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Fighting Against Global Warming – A New Development in Carbon Capture with Nanotechnology

Global warming continues to be a growing concern for scientists worldwide. If action is not taken now, global warming could change the world as we know it, making it an uninhabitable place. Not only will animals that rely on the environment die out and become extinct, but it would develop conditions that humans cannot withstand either. As a result, governments around the world are now making global warming one of their primary concerns, for the sake of continuing life on this planet.

Carbon capture is a method that scientists have been trying to implement to combat global warming. Carbon capture relies on chemical processes to trap unwanted carbon dioxide before it is released within the atmosphere. Although this method sounds wonderful on paper, current methods for carbon capture leads to the production of toxic, corrosive, and inefficient products. However, Cornell materials scientists led by Emmanuel Giannelis have turned to nanotechnology to provide smarter and safer ways.

Currently, the most common method for carbon capture is amine scrubbing. Amine scrubbing is commonly used it natural gas and coal-burning plants, which contribute greatly to global warming. After combustion, flue gas that holds carbon dioxide is forcibly passed through liquid vats of amines, otherwise known as amino compounds. These vats help to absorb most of the carbon dioxide from the gas. Then, the gas filled with carbon is taken away to be reused. However, this amine solution is very corrosive material and can be dangerous without proper containment. Containment for hazardous materials such as this is also very expensive, which means that it will require a large amount of resources.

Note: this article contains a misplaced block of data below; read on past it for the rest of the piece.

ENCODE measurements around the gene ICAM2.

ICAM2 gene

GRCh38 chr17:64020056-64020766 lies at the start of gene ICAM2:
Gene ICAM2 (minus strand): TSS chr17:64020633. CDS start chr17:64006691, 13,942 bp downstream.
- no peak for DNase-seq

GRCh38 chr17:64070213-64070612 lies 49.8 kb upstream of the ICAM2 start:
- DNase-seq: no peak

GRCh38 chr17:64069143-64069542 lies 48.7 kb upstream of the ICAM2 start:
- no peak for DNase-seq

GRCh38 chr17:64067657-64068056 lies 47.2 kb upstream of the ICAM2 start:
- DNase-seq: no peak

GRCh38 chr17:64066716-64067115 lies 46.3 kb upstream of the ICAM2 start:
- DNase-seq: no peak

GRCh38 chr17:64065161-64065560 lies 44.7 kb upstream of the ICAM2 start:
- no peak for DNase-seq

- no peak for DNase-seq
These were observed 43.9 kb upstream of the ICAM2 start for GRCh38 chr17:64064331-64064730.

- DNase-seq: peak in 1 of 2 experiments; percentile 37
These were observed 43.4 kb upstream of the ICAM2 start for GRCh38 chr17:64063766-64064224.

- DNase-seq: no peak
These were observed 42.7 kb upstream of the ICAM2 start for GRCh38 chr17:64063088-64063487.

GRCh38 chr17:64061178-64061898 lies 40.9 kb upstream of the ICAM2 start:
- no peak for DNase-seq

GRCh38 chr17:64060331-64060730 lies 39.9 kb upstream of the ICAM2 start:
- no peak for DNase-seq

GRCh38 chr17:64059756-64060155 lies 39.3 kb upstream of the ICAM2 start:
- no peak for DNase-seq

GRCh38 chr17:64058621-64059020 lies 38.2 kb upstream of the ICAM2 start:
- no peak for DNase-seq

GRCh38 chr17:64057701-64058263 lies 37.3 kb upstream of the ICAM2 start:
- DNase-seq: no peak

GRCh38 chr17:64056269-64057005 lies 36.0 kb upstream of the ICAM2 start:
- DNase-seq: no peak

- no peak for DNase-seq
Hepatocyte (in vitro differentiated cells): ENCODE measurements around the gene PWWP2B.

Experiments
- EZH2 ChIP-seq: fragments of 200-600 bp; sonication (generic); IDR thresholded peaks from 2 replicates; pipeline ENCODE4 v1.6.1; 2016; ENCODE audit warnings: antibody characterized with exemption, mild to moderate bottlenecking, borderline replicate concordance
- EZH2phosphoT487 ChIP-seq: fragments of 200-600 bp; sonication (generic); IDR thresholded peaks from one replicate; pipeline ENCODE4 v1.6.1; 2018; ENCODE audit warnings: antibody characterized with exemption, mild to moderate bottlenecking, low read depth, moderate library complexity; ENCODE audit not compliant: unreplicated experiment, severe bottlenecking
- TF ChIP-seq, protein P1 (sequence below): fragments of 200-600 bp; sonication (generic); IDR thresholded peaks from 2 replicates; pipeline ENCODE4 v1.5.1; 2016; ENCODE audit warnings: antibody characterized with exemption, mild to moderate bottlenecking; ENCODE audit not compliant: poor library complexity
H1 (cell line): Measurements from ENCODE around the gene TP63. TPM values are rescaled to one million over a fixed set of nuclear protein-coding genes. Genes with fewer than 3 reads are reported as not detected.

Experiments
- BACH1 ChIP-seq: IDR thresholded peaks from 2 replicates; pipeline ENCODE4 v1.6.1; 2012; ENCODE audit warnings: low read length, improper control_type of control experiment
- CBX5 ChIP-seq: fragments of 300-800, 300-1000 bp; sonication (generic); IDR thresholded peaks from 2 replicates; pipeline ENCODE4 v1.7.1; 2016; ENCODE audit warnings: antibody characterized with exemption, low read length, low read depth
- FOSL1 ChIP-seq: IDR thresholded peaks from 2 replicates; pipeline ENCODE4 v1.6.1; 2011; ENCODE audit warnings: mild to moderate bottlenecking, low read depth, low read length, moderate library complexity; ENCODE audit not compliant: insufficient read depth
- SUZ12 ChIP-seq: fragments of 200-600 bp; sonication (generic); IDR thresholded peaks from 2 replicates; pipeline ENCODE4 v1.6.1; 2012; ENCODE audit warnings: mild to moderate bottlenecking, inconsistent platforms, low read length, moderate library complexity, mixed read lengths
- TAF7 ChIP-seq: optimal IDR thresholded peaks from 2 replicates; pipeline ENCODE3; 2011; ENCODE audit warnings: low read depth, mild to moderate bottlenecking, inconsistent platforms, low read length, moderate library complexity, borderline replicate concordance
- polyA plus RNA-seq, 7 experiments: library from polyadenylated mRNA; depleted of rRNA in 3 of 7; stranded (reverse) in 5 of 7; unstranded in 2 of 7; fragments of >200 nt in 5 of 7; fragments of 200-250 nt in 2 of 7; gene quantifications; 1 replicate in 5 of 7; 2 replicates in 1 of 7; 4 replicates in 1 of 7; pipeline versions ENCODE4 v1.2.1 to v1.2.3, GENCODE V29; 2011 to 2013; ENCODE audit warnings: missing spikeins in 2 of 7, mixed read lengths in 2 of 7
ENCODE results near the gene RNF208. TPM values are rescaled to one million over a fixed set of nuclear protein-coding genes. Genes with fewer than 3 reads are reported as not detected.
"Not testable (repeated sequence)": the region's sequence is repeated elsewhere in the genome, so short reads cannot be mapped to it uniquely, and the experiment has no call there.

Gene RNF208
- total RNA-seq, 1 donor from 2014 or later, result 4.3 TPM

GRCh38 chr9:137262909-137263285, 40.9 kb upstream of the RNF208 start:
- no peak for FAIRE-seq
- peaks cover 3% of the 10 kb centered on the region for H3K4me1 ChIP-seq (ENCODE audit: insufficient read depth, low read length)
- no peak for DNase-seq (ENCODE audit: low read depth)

As a result, researchers have been trying to discover a better method for carbon capture from as early as 2008. The latest and most promising option is made with a silica scaffold, which is a sorbent support, with increased surface area with the integration of nanoscale pores. The scaffold is dipped into liquid amine is soaked inside the material, similar to how a sponge absorbs liquid. The material partially hardens and becomes a stable, dry white powder that can capture carbon dioxide even when there is moisture in the area. This makes it a much more efficient method of carbon trapping without unnecessary risks and hazards.

Usually, solid amine sorbents lose amine over time because the amine is only physically connected with the material. As the amine is lost, the material becomes ineffective as well as expensive to maintain. The researches of Cornell have been able to chemically bond the amine to the material, which has resulted in less amine loss.

Now, the researchers are attempting to improve the material and optimize it. Once work is complete, they wish to demonstrate this new material to industries as a safer, inexpensive product with higher efficiency. The Cornell researchers hope that the material will be used to improve the Cornell power plant. However, Cornell researchers have also pointed out that this technology can be used at a smaller scale as well, such as in greenhouses.